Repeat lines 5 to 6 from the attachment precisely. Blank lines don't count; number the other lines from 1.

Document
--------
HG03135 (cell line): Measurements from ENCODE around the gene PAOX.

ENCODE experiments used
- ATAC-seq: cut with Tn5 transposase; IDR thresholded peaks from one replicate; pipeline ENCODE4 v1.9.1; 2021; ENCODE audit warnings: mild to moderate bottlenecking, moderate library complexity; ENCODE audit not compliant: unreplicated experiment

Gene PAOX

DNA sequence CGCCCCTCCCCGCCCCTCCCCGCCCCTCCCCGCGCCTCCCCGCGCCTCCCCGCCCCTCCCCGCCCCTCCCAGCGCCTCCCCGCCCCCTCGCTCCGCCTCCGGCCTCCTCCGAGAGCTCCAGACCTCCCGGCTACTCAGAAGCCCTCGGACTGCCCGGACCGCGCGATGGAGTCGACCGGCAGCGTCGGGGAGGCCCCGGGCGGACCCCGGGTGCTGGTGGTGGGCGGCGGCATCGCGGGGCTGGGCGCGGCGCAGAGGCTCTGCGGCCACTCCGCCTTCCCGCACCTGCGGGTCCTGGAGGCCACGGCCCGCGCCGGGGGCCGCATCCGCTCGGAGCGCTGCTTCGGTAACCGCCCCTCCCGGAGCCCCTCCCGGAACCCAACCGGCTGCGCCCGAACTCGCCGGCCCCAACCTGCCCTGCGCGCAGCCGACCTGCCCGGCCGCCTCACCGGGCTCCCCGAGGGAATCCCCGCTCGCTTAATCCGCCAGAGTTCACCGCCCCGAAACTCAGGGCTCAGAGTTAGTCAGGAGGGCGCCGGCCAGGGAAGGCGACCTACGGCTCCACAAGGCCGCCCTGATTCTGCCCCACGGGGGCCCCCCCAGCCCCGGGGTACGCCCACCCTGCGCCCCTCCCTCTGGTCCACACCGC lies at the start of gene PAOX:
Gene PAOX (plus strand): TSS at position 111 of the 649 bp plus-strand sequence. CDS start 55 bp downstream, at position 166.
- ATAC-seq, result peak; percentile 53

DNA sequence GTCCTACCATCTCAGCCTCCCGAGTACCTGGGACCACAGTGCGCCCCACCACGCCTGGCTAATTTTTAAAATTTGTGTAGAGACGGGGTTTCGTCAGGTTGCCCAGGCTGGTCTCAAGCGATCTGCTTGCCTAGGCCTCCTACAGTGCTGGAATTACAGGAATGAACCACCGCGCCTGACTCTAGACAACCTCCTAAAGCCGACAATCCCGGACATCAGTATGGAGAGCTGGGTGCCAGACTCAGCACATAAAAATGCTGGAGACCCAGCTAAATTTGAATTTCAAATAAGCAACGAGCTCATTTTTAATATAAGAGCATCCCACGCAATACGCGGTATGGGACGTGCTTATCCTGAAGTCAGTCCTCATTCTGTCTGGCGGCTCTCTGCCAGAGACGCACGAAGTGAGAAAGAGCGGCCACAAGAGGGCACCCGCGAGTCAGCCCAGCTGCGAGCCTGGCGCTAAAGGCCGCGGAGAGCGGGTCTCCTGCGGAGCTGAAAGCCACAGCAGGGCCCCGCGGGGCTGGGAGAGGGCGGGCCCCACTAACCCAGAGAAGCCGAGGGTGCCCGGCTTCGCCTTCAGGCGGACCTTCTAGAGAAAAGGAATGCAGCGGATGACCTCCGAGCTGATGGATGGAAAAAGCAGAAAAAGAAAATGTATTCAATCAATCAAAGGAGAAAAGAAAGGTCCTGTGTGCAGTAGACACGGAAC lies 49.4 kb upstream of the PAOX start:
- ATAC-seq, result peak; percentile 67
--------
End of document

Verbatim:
DNA sequence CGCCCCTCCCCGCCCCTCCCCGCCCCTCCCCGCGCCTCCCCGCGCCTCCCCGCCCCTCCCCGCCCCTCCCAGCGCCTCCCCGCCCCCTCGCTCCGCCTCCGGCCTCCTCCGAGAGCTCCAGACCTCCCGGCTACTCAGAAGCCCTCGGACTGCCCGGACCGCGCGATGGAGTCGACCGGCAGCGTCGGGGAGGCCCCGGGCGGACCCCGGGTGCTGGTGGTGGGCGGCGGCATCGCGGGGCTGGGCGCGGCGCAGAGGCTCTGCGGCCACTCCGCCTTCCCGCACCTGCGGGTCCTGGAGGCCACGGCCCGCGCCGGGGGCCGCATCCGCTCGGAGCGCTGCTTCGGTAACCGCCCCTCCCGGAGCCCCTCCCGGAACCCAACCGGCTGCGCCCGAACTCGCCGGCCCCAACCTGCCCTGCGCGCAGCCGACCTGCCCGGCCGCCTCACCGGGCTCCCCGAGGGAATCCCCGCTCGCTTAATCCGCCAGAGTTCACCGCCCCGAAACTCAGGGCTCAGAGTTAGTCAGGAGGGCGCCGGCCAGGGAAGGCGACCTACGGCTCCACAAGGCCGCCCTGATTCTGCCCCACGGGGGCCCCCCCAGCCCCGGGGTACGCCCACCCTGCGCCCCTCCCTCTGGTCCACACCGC lies at the start of gene PAOX:
Gene PAOX (plus strand): TSS at position 111 of the 649 bp plus-strand sequence. CDS start 55 bp downstream, at position 166.